Can I Get a Massage with Spondylitis?

  • Medical Author:
    William C. Shiel Jr., MD, FACP, FACR

    Dr. Shiel received a Bachelor of Science degree with honors from the University of Notre Dame. There he was involved in research in radiation biology and received the Huisking Scholarship. After graduating from St. Louis University School of Medicine, he completed his Internal Medicine residency and Rheumatology fellowship at the University of California, Irvine. He is board-certified in Internal Medicine and Rheumatology.

Ask the experts

I am just about to qualify in therapeutic body massage. I have been asked to massage a colleague. However, she tells me she has "spondylitis" in the 1 and 2 cervical vertebrae (atlas and axis). My instinct tells me that she needs to get the 'all clear' from her doctor. Would you agree with this and can you tell me if body massage can help this condition?

Doctor's response

Spondylitis is characterized by inflammation of the spine. The inflammation can lead to damage to the vertebrae of the spine. Sometimes this causes fusion (bones become fused together) of one vertebrae to another, whereby there is complete loss of mobility of the spine. Occasionally, this can cause loosening of the ligaments that maintain the normal positions of one vertebrae on another. This is a dangerous situation because if the vertebrae suddenly slip in relation to each other, it is possible to permanently injure the spinal cord in the neck.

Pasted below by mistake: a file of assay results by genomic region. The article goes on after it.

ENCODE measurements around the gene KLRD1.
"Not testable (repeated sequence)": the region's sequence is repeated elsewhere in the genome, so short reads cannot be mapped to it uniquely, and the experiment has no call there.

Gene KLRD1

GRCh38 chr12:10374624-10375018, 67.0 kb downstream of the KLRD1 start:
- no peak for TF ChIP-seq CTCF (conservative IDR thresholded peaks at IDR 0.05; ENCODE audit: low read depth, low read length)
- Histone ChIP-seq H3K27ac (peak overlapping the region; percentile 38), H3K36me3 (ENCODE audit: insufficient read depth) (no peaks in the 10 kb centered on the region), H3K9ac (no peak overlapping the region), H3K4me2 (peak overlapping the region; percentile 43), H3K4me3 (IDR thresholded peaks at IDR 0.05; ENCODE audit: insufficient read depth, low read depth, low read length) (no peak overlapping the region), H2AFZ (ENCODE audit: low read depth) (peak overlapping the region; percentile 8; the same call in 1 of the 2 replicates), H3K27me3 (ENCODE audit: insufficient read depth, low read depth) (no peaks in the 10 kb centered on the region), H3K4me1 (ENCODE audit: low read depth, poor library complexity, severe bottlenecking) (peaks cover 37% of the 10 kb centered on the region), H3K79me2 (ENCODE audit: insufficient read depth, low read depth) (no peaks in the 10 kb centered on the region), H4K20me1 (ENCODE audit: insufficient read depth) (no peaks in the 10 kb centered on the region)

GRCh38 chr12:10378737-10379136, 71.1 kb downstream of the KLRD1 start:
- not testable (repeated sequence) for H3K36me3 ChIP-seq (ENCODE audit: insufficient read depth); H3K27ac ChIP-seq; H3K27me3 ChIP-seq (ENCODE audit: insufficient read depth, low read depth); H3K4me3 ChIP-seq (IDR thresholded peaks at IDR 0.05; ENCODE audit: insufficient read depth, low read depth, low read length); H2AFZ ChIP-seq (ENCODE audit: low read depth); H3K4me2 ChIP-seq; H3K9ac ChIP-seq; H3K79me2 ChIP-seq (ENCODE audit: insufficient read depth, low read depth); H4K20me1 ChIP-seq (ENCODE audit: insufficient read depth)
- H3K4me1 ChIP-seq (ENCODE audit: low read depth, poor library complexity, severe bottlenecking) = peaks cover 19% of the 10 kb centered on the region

All clearance for therapy procedures in this patient should come from her doctor. Massage can be very helpful for patients with spondylitis who commonly have muscle spasm and loss of flexibility. For additional information on this condition, see the Ankylosing Spondylitis article of MedicineNet.com.

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Medically reviewed by Robert Bargar, MD; Board Certification in Public Health & General Preventive Medicine

REFERENCE:

"Assessment and treatment of ankylosing spondylitis in adults"
UpToDate.com

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Last Editorial Review: 6/21/2017

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